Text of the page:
Fireworks weren't just in the sky during the Fourth of July holiday. They were also visible on Twitter.
The tweet storm — between the South Carolina Department of Agriculture and the Georgia Department of Agriculture program Georgia Grown — was about fruit. Specifically the merits of each state's peaches.
Both South Carolina and Georgia take their peaches very seriously. It's because it is a serious business.
In 2017, South Carolina produced 10,400 tons of peaches which were valued at 17,724,000, according to usda.com. That was more than the Peach State produced: Georgia had 9,600 tons valued at 17,454,000.
Although Georgia gets acclaim for its peach history, the peach has been the Palmetto State's official fruit since 1984. South Carolina has been producing peaches since the 1860s, statesymbolsusa.org reported.
It was either pride or pursuit of affirmation that possibly prompted the S.C. Department of Agriculture to do some bragging on Twitter.
"We know Georgia gets all the credit but SC actually harvests three times more peaches than GA."
That did not sit well on the opposite side of the Savannah River. It prompted a response from Georgia Grown.
Although Georgia didn't dispute the South Carolina claims, it bragged on its own peaches. First, it tweeted that it is "blessed to be the Peach State THEN and NOW," adding a crown emoji.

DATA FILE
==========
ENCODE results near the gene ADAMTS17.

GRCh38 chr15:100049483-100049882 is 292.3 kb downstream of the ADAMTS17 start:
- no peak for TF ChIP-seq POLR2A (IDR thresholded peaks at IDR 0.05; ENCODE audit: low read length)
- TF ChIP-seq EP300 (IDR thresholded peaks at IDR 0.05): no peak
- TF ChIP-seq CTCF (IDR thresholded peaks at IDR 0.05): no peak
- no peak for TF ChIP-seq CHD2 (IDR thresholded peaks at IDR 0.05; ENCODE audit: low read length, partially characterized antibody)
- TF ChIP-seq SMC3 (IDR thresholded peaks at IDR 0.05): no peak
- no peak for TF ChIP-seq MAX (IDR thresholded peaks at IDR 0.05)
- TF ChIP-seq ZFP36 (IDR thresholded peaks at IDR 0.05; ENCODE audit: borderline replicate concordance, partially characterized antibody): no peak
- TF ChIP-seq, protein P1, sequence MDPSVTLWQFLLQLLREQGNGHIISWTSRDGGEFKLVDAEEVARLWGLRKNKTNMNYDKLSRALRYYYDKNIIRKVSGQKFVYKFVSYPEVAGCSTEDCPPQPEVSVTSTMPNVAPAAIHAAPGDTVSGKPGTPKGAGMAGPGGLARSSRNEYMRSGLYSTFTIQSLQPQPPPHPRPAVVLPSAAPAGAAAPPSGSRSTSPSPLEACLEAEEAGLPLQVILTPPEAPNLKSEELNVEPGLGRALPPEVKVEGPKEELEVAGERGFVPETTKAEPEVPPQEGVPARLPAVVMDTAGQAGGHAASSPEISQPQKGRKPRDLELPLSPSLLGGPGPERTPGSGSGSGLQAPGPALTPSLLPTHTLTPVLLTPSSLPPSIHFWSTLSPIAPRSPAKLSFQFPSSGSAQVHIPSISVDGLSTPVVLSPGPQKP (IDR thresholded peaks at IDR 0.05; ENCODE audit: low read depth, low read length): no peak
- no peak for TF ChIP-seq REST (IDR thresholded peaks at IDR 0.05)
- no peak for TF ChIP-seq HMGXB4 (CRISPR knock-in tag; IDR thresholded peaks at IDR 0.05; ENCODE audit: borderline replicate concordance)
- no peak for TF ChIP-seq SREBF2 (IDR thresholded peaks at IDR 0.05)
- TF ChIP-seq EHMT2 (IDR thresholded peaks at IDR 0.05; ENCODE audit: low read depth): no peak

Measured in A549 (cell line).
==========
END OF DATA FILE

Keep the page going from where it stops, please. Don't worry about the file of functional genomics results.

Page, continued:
It soon followed with another barbed message. In it, not only did Georgia Grown say its favorite fruit was "3 X SWEETER," it used a secret weapon to make its point: Cute kids.
The great-grandsons of the founder of century-old Jaemor Farms were pictured in the response. As if that wasn't enough of an advertising dirty trick, one of the youngsters appeared in a video really selling how sweet the peaches are by happily taking a bite from one.
South Carolina had a simple but strong response.
"Bless your heart, @GeorgiaGrown"
Several people commented on that. One called it "The most brutal southern insult," while another pointed out that "Bless your heart is right up there with anything that comes after "oh honey" as top insults in the South."
In truth, both states are hoping that this is a big year for their peach crops. Unusual weather wreaked havoc with their crops in 2017, as an overly warm winter and a hard freeze in early spring wiped out more than 85 percent of South Carolina's peach harvest, and 80 percent of the Georgia crop, according to ajc.com.
Maybe some playful banter will get people to find their nearest peach stand.